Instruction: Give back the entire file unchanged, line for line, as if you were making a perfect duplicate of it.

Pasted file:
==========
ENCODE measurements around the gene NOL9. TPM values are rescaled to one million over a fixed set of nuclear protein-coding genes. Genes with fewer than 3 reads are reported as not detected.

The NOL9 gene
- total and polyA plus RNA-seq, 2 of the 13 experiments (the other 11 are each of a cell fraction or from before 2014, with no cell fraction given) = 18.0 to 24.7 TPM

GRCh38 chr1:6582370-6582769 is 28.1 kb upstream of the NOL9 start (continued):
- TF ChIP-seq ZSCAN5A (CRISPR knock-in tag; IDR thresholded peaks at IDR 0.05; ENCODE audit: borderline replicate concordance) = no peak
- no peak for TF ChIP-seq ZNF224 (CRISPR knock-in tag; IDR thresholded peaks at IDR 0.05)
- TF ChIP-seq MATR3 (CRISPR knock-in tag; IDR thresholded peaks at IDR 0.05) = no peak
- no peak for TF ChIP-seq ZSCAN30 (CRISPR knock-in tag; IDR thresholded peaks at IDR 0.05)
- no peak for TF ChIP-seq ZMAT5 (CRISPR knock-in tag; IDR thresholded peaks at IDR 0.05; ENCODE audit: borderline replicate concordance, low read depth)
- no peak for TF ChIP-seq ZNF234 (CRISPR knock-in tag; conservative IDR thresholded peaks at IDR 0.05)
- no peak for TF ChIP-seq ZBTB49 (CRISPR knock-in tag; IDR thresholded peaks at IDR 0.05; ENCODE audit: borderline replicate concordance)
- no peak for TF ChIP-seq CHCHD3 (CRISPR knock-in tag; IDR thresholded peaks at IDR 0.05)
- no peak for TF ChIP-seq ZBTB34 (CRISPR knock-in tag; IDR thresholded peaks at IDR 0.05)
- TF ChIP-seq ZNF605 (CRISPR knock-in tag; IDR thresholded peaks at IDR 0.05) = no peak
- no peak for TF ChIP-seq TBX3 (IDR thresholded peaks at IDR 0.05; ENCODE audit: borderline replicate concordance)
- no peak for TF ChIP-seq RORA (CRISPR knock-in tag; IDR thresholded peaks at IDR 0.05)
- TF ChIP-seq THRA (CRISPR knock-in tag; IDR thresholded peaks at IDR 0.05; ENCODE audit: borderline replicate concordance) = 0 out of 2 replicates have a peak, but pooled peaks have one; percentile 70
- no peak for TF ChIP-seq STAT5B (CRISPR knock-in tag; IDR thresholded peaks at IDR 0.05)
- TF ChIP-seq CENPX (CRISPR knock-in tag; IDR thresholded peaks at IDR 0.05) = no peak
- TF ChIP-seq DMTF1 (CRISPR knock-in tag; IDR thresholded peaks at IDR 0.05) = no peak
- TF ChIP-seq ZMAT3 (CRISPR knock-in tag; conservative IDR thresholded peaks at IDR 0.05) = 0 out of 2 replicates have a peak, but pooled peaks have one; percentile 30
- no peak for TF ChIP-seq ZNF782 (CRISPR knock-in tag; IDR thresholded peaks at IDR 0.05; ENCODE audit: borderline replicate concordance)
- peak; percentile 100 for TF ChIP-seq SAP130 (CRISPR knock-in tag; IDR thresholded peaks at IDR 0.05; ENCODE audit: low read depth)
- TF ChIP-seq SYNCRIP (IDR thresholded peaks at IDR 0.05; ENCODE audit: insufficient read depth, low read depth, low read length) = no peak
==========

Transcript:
ENCODE measurements around the gene NOL9. TPM values are rescaled to one million over a fixed set of nuclear protein-coding genes. Genes with fewer than 3 reads are reported as not detected.

The NOL9 gene
- total and polyA plus RNA-seq, 2 of the 13 experiments (the other 11 are each of a cell fraction or from before 2014, with no cell fraction given) = 18.0 to 24.7 TPM

GRCh38 chr1:6582370-6582769 is 28.1 kb upstream of the NOL9 start (continued):
- TF ChIP-seq ZSCAN5A (CRISPR knock-in tag; IDR thresholded peaks at IDR 0.05; ENCODE audit: borderline replicate concordance) = no peak
- no peak for TF ChIP-seq ZNF224 (CRISPR knock-in tag; IDR thresholded peaks at IDR 0.05)
- TF ChIP-seq MATR3 (CRISPR knock-in tag; IDR thresholded peaks at IDR 0.05) = no peak
- no peak for TF ChIP-seq ZSCAN30 (CRISPR knock-in tag; IDR thresholded peaks at IDR 0.05)
- no peak for TF ChIP-seq ZMAT5 (CRISPR knock-in tag; IDR thresholded peaks at IDR 0.05; ENCODE audit: borderline replicate concordance, low read depth)
- no peak for TF ChIP-seq ZNF234 (CRISPR knock-in tag; conservative IDR thresholded peaks at IDR 0.05)
- no peak for TF ChIP-seq ZBTB49 (CRISPR knock-in tag; IDR thresholded peaks at IDR 0.05; ENCODE audit: borderline replicate concordance)
- no peak for TF ChIP-seq CHCHD3 (CRISPR knock-in tag; IDR thresholded peaks at IDR 0.05)
- no peak for TF ChIP-seq ZBTB34 (CRISPR knock-in tag; IDR thresholded peaks at IDR 0.05)
- TF ChIP-seq ZNF605 (CRISPR knock-in tag; IDR thresholded peaks at IDR 0.05) = no peak
- no peak for TF ChIP-seq TBX3 (IDR thresholded peaks at IDR 0.05; ENCODE audit: borderline replicate concordance)
- no peak for TF ChIP-seq RORA (CRISPR knock-in tag; IDR thresholded peaks at IDR 0.05)
- TF ChIP-seq THRA (CRISPR knock-in tag; IDR thresholded peaks at IDR 0.05; ENCODE audit: borderline replicate concordance) = 0 out of 2 replicates have a peak, but pooled peaks have one; percentile 70
- no peak for TF ChIP-seq STAT5B (CRISPR knock-in tag; IDR thresholded peaks at IDR 0.05)
- TF ChIP-seq CENPX (CRISPR knock-in tag; IDR thresholded peaks at IDR 0.05) = no peak
- TF ChIP-seq DMTF1 (CRISPR knock-in tag; IDR thresholded peaks at IDR 0.05) = no peak
- TF ChIP-seq ZMAT3 (CRISPR knock-in tag; conservative IDR thresholded peaks at IDR 0.05) = 0 out of 2 replicates have a peak, but pooled peaks have one; percentile 30
- no peak for TF ChIP-seq ZNF782 (CRISPR knock-in tag; IDR thresholded peaks at IDR 0.05; ENCODE audit: borderline replicate concordance)
- peak; percentile 100 for TF ChIP-seq SAP130 (CRISPR knock-in tag; IDR thresholded peaks at IDR 0.05; ENCODE audit: low read depth)
- TF ChIP-seq SYNCRIP (IDR thresholded peaks at IDR 0.05; ENCODE audit: insufficient read depth, low read depth, low read length) = no peak